Navigating Towards a Sustainable Future: Highlights from the 17th National Symposium on Marine Science

Navigating Towards a Sustainable Future: Highlights from the 17th National Symposium on Marine Science

Last week, Batangas State University played host to a pivotal event in the field of marine science – the 17th National Symposium on Marine Science, organized by the Philippine Association of Marine Science (PAMS). This year’s theme, “Saving Our Seas: Restoring marine systems for people and nature,” resonated deeply with over 500 attendees from various sectors including academia, government, NGOs, and the private sector.

The urgency of the Symposium’s theme was clear. In a world grappling with environmental changes, the call to action to restore our marine ecosystems has never been more pressing. Dr. Jayvee A. Saco, PAMS President, emphasized this during the Opening Program, affirming the organization’s dedication to this cause.

A standout moment was the keynote speech by Academician Gil S. Jacinto titled “Philippine Marine Science: Navigating the Ocean Decade towards 2030.” Dr. Jacinto highlighted the underinvestment in ocean science in the Philippines, despite its critical importance. He challenged attendees to leverage their scientific research to contribute to healthier, more resilient oceans, emphasizing that ocean science should serve the communities interacting with these ecosystems.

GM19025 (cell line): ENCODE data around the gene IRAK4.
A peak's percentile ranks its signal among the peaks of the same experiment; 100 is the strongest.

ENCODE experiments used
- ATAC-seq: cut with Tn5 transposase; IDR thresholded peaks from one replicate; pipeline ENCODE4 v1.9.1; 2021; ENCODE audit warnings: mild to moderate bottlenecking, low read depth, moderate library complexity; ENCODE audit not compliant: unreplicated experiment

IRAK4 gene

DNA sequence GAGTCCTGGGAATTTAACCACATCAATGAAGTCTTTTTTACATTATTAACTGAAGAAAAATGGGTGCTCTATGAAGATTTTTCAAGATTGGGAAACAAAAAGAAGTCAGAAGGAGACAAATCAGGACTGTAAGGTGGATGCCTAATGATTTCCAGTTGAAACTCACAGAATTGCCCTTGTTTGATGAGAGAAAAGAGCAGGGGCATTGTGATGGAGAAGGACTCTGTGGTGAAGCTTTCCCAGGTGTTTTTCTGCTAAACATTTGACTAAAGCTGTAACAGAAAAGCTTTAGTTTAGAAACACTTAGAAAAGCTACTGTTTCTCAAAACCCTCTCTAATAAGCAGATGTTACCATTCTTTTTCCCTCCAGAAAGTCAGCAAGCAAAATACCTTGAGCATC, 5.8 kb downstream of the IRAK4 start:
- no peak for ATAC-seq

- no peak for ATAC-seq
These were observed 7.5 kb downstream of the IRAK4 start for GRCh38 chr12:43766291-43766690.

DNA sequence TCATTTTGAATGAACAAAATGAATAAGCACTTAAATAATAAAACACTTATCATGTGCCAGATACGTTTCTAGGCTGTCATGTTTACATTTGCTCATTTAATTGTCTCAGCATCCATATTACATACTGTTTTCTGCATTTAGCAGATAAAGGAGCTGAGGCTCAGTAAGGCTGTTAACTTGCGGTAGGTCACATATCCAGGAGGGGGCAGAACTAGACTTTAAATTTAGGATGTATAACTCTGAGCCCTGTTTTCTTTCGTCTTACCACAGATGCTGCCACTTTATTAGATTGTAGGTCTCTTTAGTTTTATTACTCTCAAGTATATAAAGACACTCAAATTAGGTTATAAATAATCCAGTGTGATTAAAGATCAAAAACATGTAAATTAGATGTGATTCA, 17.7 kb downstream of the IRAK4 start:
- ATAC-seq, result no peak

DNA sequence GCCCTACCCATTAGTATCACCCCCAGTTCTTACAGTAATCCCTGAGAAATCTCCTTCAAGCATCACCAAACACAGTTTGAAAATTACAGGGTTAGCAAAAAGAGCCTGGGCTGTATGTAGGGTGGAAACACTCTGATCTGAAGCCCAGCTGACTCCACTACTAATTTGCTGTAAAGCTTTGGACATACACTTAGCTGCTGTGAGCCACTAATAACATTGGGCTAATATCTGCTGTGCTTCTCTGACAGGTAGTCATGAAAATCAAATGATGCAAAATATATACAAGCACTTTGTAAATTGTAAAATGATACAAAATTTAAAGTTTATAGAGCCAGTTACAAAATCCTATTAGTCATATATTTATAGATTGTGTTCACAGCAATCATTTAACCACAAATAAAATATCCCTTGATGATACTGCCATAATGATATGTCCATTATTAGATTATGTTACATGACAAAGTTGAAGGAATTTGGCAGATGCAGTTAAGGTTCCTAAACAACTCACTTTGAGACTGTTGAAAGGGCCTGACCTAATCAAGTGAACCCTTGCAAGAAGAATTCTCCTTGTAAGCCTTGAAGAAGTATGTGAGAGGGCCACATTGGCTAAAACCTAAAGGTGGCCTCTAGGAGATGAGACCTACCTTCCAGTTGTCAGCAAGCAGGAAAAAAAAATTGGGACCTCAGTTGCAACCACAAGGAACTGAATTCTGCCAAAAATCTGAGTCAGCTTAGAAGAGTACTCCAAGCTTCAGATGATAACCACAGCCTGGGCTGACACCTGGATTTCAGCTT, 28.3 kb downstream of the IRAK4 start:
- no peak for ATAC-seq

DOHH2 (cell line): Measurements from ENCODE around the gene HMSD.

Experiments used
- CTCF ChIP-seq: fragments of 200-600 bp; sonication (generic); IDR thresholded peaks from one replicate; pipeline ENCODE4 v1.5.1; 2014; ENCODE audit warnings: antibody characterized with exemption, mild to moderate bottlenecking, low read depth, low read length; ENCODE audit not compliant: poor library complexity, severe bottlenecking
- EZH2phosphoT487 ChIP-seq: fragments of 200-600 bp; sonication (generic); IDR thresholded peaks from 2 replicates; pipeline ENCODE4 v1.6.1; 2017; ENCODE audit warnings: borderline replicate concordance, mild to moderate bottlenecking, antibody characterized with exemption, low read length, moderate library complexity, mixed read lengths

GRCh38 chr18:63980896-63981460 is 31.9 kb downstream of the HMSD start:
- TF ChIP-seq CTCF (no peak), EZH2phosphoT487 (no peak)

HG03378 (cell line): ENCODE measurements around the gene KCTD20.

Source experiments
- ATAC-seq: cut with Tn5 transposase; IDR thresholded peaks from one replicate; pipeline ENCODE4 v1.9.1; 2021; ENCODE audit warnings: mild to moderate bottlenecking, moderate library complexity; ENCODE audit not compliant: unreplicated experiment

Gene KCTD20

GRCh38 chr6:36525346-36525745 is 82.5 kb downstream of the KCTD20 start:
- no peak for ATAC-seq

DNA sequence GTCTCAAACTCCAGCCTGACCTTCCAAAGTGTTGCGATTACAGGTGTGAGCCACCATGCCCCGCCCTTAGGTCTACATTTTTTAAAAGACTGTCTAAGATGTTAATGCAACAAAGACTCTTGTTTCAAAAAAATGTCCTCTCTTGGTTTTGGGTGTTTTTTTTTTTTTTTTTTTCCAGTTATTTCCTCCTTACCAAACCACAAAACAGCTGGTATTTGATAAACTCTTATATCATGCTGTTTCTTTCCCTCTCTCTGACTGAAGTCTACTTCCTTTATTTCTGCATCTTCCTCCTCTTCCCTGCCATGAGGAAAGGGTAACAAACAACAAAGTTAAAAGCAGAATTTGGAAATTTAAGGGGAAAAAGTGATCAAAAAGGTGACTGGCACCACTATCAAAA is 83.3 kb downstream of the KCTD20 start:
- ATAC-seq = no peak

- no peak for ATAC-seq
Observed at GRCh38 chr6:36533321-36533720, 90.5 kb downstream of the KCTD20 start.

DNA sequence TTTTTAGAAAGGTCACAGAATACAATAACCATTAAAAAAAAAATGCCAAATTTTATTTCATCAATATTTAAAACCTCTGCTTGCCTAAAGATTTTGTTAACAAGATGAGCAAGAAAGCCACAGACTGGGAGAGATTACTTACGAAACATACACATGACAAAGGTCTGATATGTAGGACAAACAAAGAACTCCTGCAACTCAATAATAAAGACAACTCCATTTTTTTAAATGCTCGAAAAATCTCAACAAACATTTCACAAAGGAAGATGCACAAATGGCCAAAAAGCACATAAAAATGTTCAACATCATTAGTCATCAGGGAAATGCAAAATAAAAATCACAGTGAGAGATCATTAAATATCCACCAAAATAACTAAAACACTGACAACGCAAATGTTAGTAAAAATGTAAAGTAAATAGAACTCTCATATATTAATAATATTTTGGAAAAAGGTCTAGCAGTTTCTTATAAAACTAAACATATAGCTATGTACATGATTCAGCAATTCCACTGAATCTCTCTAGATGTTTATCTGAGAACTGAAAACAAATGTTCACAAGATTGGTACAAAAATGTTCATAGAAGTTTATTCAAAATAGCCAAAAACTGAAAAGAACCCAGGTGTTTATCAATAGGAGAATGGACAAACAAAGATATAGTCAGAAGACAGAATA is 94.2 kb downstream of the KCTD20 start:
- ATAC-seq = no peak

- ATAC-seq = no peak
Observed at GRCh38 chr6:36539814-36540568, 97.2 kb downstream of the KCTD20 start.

The symposium was not just about speeches but also about sharing knowledge and advancements in the field. With over 350 oral and poster presentations, topics ranged from ecosystem diversity and governance to fisheries, conservation, and marine pollution. These presentations were a testament to the breadth and depth of ongoing research and initiatives dedicated to marine restoration.

Oceanus Conservation was also given the opportunity to share the organization’s activities. We shared invaluable insights from the extensive work in mangrove restoration and the citizen science of mangrove monitoring. We also showcased how we are leveraging technology to enhance community knowledge, including the use of ocean sensors providing real-time data. These sensors, deployed in notable locations like the UNESCO World Heritage site Tubbataha and Lian, Matuod Batangas, represent a significant advancement in marine conservation efforts.

The event was a confluence of ideas, research, and commitments, offering a beacon of hope and direction for the future of our oceans. As the Symposium wrapped up, there was a palpable sense of responsibility and eagerness among participants to apply their learnings and continue the vital work of restoring our marine systems, not just for nature but for the people who depend on them. ##